Cognitive computing systems, by contrast, are “trained” using artificial intelligence and machine learning algorithms. They mine the world’s data, make correlations, identify patterns and present actionable, patient-specific information and recommendations to physicians at the point of care. This enables physicians to focus on the diagnosis and the patient relationship when the patient is in front of them rather than spending that time on research. In this sense, cognitive computing is the X-ray of diagnosis: It reveals hidden details of the patient’s condition to enable more informed and accurate decisions.

Consider this example of how cognitive computing will contribute to a patient’s long-term health as well as the healing relationship of trust between the doctor and patient.

A patient with chronic heart failure (CHF) visits his primary care physician seeking a plan of treatment. After the patient meets with his physician he is handed off to the office’s care manager, who calls up the patient’s record and is provided with a personalized plan of care based on a multitude of factors, including the patient’s current health status, family history, genetic predisposition, socio-economic factors and other information. The patient is encouraged by the care manager to download an app for his smartphone that will let his provider track his progress against the plan.

Each day, the app collects information such as the patient’s weight and the answers to his questions about common symptoms. If he has questions about some aspect of his health, his plan of care or his medications, the app either answers the question, or escalates the question to an e-visit with a care manager. In addition, persistent health reminders encourage patients to adopt the right behaviors and develop healthy habits that lead to better health and lower costs.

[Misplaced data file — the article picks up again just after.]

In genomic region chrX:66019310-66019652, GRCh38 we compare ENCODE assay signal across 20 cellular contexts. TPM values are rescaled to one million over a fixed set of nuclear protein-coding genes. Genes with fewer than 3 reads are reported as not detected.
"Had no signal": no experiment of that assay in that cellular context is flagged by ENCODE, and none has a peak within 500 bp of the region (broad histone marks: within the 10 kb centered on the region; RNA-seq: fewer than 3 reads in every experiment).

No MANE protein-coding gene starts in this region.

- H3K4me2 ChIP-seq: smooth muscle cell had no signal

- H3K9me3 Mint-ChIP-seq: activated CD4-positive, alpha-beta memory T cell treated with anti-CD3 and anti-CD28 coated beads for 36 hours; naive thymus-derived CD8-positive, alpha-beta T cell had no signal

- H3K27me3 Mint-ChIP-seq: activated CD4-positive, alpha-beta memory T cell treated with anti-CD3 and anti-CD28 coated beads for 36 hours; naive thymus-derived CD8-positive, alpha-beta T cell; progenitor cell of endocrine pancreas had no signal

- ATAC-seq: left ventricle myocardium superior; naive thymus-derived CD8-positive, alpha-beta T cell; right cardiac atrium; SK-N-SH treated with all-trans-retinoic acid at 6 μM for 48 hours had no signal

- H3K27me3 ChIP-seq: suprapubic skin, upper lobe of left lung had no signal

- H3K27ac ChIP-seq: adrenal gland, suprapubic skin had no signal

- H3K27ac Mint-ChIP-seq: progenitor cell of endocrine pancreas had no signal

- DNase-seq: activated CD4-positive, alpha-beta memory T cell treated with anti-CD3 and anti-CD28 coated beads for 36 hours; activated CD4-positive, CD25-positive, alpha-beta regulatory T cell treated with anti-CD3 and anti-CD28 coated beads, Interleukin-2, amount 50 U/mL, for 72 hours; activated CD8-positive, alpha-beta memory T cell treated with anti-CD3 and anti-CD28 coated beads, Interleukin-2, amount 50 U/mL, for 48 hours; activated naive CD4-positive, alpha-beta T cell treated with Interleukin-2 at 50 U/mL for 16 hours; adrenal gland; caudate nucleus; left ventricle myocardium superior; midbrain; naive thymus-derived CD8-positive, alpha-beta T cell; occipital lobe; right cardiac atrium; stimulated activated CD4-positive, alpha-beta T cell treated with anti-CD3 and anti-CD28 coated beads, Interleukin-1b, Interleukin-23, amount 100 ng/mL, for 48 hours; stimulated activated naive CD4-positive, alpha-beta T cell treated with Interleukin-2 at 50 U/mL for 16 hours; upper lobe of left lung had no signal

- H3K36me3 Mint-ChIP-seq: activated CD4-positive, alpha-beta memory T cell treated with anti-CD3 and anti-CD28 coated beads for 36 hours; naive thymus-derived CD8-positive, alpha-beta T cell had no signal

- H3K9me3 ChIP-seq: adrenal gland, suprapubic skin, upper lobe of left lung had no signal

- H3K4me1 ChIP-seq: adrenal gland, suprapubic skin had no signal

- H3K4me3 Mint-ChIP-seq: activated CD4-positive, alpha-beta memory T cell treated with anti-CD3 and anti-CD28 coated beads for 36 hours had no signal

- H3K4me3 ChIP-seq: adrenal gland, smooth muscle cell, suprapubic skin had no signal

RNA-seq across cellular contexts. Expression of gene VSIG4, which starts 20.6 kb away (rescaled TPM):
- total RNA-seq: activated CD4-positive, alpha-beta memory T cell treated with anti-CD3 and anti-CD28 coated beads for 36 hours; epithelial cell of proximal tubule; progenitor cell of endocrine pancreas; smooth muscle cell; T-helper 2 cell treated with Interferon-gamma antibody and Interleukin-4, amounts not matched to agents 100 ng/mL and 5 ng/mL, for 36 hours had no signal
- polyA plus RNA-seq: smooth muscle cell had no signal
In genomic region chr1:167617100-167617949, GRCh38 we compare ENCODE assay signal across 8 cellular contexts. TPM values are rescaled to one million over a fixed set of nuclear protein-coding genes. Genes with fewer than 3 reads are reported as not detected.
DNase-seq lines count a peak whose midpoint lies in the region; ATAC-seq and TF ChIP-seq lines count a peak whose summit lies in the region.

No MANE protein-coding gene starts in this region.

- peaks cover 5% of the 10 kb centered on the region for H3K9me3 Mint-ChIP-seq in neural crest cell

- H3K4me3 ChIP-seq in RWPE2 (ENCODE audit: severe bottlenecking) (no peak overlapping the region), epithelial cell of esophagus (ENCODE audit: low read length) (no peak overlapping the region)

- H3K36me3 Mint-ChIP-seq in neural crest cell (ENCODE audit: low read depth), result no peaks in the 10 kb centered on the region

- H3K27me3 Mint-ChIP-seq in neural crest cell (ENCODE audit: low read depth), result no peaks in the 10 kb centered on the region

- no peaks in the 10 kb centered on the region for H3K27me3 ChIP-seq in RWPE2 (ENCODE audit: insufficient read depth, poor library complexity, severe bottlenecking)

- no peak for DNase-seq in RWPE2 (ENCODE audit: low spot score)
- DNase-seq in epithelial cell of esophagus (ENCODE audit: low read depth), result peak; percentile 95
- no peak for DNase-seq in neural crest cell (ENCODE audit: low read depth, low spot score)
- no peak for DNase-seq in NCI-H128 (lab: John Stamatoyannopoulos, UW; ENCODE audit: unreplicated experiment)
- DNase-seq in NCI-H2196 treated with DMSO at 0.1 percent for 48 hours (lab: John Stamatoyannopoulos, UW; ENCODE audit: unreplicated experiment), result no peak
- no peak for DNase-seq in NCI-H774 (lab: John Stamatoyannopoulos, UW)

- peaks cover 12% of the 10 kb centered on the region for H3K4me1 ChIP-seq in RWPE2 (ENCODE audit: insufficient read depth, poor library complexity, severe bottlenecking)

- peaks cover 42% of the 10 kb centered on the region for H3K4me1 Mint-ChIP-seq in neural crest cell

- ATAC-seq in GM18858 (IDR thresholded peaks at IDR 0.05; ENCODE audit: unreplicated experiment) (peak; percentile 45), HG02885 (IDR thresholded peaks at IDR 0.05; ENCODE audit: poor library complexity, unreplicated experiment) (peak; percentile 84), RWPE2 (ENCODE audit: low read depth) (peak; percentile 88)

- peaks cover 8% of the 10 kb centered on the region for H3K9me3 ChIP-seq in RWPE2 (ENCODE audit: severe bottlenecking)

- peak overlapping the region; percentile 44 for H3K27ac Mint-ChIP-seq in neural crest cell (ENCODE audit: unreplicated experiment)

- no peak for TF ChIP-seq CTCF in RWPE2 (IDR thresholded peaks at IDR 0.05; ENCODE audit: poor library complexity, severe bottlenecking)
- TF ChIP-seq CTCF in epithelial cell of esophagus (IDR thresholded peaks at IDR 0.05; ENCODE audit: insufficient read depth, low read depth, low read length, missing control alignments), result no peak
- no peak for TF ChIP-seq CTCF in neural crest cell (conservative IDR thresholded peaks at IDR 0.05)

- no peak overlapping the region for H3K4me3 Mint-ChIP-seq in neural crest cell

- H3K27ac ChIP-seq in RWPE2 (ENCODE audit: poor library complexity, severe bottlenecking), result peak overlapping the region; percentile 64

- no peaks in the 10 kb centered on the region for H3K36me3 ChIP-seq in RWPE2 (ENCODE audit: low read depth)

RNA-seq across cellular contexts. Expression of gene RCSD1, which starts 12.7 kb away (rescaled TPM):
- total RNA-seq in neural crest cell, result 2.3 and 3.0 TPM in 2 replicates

Based on that patient’s history and current remote data, as well as population health data for thousands of other CHF patients and information from the clinical literature, the app may spontaneously send an alert recommending that the patient consult his doctor.  In that case, it offers to set up an appointment via integration with the office’s scheduling system.

As you can see from this scenario, population health management supported by cognitive computing lets health care organizations identify the right type and scope of care to treat patients in a minimally-invasive fashion and in the most cost-effective setting.

 

 

Outlook for the future

It is not difficult to imagine what health care will look like in the future, because we have already made great strides toward achieving a transformed health care system. The fabric of the care team will continue to advance. New technologies and new structures will drive more efficiency and accountability across healthcare, and give us the confidence that we are making a meaningful difference in patients’ lives.

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Paul Grundy, MD, MPH, FACOEM, FACPM, is the Chief Medical Officer and Global Director of Healthcare Transformation for IBM Healthcare and Life Sciences. He is also a founder of the Patient-Centered Primary Care Collaborative (https://pcpcc.org/), and is an Adjunct Professor in the Department of Family and Preventive Medicine at the University of Utah School of Medicine.